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Interview with the One-Man Composer Roger Sellers

The enigmatic and energetic one-man composer Roger Sellers had a big SXSW with The Deli, with not only a cover article in our South By print issue, but also headlining our showcase at the Austin Convention Center. Somehow between doing all of that and his other South By Southwesterly duties, Sellers found the time to chat with The Deli's own Brian Chidester about his career and his approach to music. Check out what Mr. Sellers had to say below, along with a few of his best recent tracks.

Brian Chidester: You were working in a roots direction not long ago. What brought about the new direction and interest in things like Minimalism, electro and "Pet Sounds"?

Roger Sellers: Minimalism is something that I’ve always been inspired by and practiced in my recordings through the years, but it definitely became more prevalent in Primitives. For my last 3 studio records, I would generally start from scratch to record and write simultaneously. Primitives was a much different approach. Most of the songs on the record had already been written and performed for about 5 years. Primitives was a way for me to release the songs publicly on hard media, so that people could enjoy them in their homes or cars, not just at a show or on youtube. While it does have many aspects of electro involved, most of what you hear was recorded acoustically.

CLICK HERE TO READ THE REST OF THE INTERVIEW WITH ROGER SELLERS

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Malik

South By is dead, long live South By. Or maybe not, what with the trend this South By being a smaller, more compressed (but still quite corporate) version of itself, with less free shit, fewer unofficial parties and a lot more roadblocks downtown (that last is probably a good thing). Regardless, SX is over, we can all return to being regular levels of alcoholic-ness and taco consumption and maybe actually sleep a little and walk a little less. Speaking of, is it possible to get more and less healthy at the same time? Because all those miles walked have to count as some sort-of workout, but mixed with ounces drunk and pounds of tacos consumed...not so sure.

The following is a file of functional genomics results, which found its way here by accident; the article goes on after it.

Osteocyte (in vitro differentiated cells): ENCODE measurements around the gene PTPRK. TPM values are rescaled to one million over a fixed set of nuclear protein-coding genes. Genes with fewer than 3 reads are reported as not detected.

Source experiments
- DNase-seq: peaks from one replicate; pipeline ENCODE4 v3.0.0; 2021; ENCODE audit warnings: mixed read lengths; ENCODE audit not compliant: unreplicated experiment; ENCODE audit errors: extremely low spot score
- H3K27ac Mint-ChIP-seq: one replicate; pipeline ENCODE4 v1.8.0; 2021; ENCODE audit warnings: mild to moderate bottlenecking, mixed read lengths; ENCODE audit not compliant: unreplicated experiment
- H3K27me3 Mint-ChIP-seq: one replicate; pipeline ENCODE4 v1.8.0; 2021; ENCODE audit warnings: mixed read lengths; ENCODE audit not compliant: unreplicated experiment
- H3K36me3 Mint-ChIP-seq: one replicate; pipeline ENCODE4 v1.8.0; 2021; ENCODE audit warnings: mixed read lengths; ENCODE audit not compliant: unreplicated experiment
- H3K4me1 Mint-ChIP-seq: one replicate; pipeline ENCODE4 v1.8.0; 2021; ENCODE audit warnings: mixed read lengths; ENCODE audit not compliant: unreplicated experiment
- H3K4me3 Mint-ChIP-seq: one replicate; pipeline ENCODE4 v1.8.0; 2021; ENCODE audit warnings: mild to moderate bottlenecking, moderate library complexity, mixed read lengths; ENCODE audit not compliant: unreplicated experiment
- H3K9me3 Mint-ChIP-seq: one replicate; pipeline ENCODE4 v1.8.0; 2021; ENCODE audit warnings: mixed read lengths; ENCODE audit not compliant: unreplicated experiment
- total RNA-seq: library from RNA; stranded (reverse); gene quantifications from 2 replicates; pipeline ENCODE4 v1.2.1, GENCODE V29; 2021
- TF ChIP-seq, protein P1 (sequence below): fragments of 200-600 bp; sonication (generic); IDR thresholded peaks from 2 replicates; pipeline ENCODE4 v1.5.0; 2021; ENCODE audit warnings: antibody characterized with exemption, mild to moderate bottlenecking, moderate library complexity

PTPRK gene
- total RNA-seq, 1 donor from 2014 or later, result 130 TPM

Now that the SouthBeast is good 'n slain, it also means the online portion of The Deli is back in full swing. We've been goin' hard as nails on the street at South By Southwest this year, and if you were there, you probably saw somewhere between one and five billion of our print issues, and maybe even our exhibits of synthesizers and stompboxes at the Convention Center, or our showcase with magazine cover-gracer and electronic wizard Roger Sellers. If you did pick up a magazine, or came by one of our events, The Deli thanks you and your wonderful, sexy, good-taste-having self very muchly.

To usher in the post-SXSW year (we might as well just call the day after SX the New Year on the Austin Calendar system), we've got somethin' quite good for your ears that's also appropriate to what we saw this year at SX. Quite happily for us at The Deli Austin, SXSW 2015 saw what this writer believes was the most hip-hop of the highest quality that the festival has ever seen. This has been a long time coming, and whatever made it happen (people finally realizing there's an audience for it here? less indie acts shoved into the fest by a smaller corporate presence?), we're goddamn glad that this city is finally coming around in at least some ways to hip-hop. With that in mind, we present Malik, a young homegrown hip-hopper that's just the newest and freshest entry into the already excellent and underrated Austin hip-hop canon.

Malik's dropped three tracks in the last month on Soundcloud, and listening across the three you can get a taste for what this kid can do and what he's got to offer. And what Malik has to offer is smart, attractive hip-hop. From the most recent track, the chronologically-named "March 9th," you know that he's music aware, with that beat based on a sample from classic Outkast ("Vibrate"). You know from track "On My Own" that Malik can toe that Drake-associated pop/hip-hop line, but that Malik falls more firmly on the hip-hop side while hittin' the pop bullseye just as nicely as the Degrassi vet. And you know from all three tracks that the man can spit quite clever and thoughtful, with lines like "I can't lie, you the baddest that I ever seen/But it's sad to say that your tree of life is far from evergreen," on track "Life." It looks like Malik is about to drop more music soon, so get up to speed below with "On My Own" and keep a lookout for more from this top-notch example of the Austin hip-hop world. SXSW 2015 is just a start; there's a hell of a lot more hip-hop to come from this town going forward.